At Grafenwöhr, work to force some to attend 3 schools over 3 years
January 27, 2007
GRAFENWÖHR, Germany — Overcrowding and a delay in construction of new middle and elementary schools will force some students to attend three different schools in three years, U.S. Army Garrison Grafenwöhr commander Col. Brian T. Boyle said this week.
USAG Grafenwöhr spokeswoman Susanne Bartsch confirmed Friday that elementary and middle schools at Netzaberg that were supposed to open for the 2007-2008 school year will not open until the following year. Netzaberg is a multimillion dollar military housing community under construction at Grafenwöhr.
Bartsch said mechanical design deficiencies in things such as air conditioning systems have delayed construction delay, which means, instead of being turned over in October, the schools will be turned over in January.
In a “Command Message” published in the garrison’s newspaper Bavarian News on Wednesday, Boyle wrote that schools in Grafenwöhr are already overcrowded due to the placement of 120 families from the Vilseck-based 2nd Cavalry (Stryker) Regiment and some other units at the base last summer.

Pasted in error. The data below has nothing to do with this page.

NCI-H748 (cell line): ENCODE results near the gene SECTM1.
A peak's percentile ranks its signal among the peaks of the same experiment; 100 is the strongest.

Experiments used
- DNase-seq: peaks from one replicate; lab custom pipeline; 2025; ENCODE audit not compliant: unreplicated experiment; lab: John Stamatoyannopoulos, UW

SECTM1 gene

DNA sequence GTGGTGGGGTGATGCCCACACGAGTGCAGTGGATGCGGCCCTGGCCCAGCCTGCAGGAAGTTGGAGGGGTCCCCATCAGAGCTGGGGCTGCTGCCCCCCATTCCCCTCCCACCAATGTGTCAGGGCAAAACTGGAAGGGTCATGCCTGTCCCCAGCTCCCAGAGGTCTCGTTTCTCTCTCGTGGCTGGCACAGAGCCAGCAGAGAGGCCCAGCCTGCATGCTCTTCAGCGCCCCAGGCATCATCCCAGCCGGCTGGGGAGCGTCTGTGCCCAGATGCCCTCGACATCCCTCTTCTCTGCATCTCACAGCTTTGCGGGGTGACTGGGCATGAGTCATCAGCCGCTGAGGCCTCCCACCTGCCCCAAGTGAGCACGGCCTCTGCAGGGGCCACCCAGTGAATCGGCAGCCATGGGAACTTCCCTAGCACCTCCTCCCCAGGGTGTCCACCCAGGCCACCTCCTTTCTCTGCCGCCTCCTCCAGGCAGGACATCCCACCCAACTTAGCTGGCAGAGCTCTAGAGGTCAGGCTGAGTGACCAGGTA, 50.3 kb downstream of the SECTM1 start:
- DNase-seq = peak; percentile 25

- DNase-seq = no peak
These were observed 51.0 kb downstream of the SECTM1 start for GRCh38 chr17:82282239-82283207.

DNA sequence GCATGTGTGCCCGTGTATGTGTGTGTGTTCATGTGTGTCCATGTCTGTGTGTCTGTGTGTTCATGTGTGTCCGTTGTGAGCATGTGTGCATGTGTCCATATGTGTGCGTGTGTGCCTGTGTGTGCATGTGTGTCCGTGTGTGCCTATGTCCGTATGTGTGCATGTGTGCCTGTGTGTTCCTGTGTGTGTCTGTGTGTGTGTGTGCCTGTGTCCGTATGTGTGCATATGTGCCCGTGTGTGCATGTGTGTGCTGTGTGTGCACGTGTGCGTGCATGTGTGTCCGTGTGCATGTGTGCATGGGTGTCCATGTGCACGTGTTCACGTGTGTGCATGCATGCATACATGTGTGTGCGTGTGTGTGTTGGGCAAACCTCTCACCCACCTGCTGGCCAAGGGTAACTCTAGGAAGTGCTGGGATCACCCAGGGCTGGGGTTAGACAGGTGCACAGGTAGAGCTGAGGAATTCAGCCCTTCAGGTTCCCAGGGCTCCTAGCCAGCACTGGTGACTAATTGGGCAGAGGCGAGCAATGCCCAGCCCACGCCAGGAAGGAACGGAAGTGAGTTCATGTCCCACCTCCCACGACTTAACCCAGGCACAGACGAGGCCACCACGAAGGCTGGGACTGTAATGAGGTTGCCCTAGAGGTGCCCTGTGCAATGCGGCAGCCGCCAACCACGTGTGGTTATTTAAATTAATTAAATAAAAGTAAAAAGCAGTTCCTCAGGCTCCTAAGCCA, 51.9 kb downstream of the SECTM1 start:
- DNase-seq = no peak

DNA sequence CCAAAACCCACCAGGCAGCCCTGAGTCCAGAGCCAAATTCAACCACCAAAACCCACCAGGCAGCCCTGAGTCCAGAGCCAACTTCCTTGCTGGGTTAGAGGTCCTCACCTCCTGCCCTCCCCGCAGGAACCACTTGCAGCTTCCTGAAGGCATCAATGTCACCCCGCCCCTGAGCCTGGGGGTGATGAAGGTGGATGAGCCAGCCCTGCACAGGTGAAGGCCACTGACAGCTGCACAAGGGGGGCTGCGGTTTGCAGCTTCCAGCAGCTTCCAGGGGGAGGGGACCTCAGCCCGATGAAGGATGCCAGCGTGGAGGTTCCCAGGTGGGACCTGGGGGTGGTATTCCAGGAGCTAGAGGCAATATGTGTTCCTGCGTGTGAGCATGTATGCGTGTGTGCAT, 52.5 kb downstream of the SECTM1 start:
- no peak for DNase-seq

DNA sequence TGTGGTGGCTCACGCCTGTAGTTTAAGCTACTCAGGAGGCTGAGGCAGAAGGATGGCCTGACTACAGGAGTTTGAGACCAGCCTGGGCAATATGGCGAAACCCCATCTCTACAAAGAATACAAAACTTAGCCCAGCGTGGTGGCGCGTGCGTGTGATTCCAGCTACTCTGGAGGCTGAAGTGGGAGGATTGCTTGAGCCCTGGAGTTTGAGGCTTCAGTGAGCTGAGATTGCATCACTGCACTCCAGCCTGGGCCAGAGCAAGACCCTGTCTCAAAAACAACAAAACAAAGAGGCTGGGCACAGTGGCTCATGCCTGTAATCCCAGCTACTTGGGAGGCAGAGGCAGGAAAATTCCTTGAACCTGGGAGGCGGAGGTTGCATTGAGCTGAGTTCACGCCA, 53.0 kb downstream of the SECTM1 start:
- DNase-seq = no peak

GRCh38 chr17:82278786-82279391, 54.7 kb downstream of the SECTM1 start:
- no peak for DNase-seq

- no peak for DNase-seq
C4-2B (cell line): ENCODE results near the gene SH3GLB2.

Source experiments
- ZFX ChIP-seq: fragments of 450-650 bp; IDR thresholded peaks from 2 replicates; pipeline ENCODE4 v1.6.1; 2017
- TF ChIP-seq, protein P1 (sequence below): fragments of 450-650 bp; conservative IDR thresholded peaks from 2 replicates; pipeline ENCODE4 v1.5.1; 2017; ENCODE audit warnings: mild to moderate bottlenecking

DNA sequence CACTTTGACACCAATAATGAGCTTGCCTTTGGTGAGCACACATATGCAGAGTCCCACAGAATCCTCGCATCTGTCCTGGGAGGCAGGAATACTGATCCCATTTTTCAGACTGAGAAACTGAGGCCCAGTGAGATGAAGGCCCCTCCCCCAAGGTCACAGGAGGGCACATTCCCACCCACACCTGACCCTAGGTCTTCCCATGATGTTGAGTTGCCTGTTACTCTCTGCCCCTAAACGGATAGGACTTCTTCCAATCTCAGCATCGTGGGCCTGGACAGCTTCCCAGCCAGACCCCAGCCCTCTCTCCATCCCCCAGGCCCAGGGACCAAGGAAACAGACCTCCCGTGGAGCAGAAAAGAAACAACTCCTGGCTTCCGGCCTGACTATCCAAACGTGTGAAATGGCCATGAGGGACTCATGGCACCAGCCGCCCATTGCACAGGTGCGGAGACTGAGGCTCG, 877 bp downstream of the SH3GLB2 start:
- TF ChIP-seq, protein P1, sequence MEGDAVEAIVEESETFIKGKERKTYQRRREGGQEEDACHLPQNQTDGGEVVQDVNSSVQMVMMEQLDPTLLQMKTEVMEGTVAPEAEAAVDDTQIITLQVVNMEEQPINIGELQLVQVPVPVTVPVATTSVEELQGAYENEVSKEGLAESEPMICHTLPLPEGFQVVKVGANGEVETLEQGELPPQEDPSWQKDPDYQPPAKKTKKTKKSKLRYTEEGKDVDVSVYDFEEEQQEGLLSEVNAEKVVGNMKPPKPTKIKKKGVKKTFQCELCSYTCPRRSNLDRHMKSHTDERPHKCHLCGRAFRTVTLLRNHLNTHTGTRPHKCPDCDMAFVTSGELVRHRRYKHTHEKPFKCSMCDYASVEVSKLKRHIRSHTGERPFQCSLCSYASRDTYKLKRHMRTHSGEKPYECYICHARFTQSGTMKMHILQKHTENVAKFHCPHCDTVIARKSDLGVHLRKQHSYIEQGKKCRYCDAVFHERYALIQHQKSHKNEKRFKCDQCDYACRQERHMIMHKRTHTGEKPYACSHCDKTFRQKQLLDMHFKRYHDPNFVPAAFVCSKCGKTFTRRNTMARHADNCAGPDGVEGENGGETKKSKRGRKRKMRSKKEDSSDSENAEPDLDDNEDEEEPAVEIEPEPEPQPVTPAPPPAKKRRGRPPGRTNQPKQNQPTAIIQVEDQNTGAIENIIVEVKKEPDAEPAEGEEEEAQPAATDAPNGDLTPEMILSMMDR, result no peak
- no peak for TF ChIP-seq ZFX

“School enrollments at Grafenwöhr are the highest they’ve been and will continue to grow,” he wrote, adding that four schools in the garrison serve 1,761 students compared to 1,100 last year.
This year will see another large influx of soldiers’ children to Grafenwöhr.
“We anticipate about 200 more students coming to our community between now and the start of the next school year in August 2007,” Boyle wrote.
Grafenwöhr Elementary School will receive 100 more students while Grafenwöhr Middle School and Vilseck High School will each receive about 50 students, Boyle wrote.
“We (already) exceed the student population limit in the Graf elementary school. … [T]here is no more room at the inn,” he wrote.
The Army’s solution to the overcrowding involves redrawing school enrollment areas and elementary school bus routes for the coming school year and possibly redrawing them again when Netzaberg Elementary School opens in 2008. Boundaries will be drawn to provide equity among the schools to keep the student teacher ratios in balance, Boyle wrote.
“This could mean that a student at GES [Grafenwohr Elementary] will attend VES [Vilseck Elementary] next year and then attend GES or NES [Netzaberg Elementary School] the following year,” he wrote.
Bartsch has said Grafenwöhr will grow from a 1,000-soldier garrison with 2,000 military family members to a brigade-size facility with 4,500 active-duty soldiers and 7,000 family members over the next few years.
By the time all the troops and family members arrive five schools within the garrison will cater to 3,200 students, Boyle wrote.
Grafenwöhr Elementary principle Chrystal Bailey and Grafenwöhr school liaison officer Steve Vojtecky did not return calls on Friday.